Protest of the Dakota Access Pipeline | Hannah Musgrave

Protest of the Dakota Access Pipeline

by Hannah Musgrave

In the south end of North Dakota the fight against the Dakota Access Pipeline has been ongoing since late summer and is stated, by protesters, to continue through ordered evacuations and the harsh conditions of North Dakota’s winter. The project consists of a 1,172 mile pipeline stretching from North Dakota to Illinois which is designed to transport approximately 570,000 barrels of oil across the four states daily.

Unfortunately the pipeline is planned to travel under the Missouri River (the Standing Rock Sioux Tribe’s primal water source) and through a sacred burial ground. In addition to the destruction of the tribe’s property, the pipeline proposes a major threat to their drinking water, any small leak having the ability to contaminate the Missouri River and cause harm to the tribe’s members.

The Standing Rock Sioux Tribe has opposed the pipeline since first becoming aware of the proposal in 2014, but only now are their voices starting to be heard. The government has lightheartedly taken them into account by temporarily halting construction on the project in September, but with an overruling by the federal court, construction has resumed and protesters are again being fought instead of taken into consideration.

Police have brought violence to the protest sites, reportedly using pepper spray, rubber bullets, concussion cannons, and dogs to charge protesters. Over 140 people have been arrested, including journalists and celebrities.There has been no official say on plans of the project, as far as cancellation or continuation regardless, and management of the protesters has been continually alternating.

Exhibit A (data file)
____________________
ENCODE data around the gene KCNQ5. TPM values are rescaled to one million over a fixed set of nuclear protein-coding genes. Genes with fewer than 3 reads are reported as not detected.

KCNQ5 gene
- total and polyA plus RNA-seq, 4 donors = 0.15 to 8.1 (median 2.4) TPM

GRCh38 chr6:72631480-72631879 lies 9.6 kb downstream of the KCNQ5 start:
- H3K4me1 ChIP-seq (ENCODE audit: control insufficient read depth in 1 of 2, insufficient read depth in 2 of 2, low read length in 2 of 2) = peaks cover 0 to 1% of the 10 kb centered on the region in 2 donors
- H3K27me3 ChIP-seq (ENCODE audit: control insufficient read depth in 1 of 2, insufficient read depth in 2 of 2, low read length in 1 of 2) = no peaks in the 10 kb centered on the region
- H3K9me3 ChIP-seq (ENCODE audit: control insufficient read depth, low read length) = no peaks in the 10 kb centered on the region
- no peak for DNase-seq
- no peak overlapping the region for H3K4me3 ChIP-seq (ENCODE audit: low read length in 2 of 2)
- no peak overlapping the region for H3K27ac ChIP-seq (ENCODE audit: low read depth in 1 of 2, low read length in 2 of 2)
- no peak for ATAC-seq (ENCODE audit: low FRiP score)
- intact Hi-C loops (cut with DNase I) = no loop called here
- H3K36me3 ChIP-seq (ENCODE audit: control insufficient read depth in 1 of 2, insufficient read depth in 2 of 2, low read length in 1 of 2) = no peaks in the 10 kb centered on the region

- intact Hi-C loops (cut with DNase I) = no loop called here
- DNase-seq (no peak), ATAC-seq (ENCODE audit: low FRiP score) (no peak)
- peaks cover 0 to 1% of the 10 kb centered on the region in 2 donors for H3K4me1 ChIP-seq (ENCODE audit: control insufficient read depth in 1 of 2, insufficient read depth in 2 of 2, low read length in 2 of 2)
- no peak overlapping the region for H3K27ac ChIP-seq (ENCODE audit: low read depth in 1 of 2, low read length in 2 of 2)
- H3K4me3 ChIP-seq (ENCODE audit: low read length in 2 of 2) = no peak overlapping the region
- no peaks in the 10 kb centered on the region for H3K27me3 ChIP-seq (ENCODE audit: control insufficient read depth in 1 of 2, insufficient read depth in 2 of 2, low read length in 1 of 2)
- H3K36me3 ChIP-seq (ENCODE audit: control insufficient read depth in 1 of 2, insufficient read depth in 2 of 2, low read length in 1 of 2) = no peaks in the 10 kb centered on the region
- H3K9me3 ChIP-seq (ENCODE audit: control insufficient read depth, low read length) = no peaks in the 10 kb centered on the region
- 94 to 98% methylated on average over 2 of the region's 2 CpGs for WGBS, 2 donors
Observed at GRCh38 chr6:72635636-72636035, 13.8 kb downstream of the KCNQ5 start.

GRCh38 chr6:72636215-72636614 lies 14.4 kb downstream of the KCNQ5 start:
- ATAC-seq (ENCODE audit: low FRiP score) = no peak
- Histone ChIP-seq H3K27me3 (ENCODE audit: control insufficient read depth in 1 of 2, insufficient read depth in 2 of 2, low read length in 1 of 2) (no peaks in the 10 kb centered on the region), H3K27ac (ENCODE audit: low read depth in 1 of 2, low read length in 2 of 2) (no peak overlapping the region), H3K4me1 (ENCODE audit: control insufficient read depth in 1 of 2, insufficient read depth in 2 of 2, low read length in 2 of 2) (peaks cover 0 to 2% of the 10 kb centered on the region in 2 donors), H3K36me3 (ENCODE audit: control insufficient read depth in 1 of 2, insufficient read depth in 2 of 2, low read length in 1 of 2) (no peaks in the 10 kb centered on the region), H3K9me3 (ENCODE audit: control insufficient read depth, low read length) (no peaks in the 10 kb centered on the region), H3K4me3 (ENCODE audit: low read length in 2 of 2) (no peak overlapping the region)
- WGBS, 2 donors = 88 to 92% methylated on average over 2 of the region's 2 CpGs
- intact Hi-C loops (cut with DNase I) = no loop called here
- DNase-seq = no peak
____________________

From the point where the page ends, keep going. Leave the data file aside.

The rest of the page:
Initially a forced evacuation was issued, met with much opposition, and now revised to a passive evacuation. Responders for emergency situations will no longer be held responsible for responding to the areas of the protest and a blockade will surround the area, permitting supplies to be transported and people who enter are now officially trespassing and will face consequences.

This resurrects feelings of oppression which are very similar to what Native American tribes have dealt with previously, "You have a government agency trying to declare us trespassers on our own treaty land and threatening to penalize us, criminally charge us and possibly forcibly round us up if we don't return to the reservation," one Tribal Leader commented.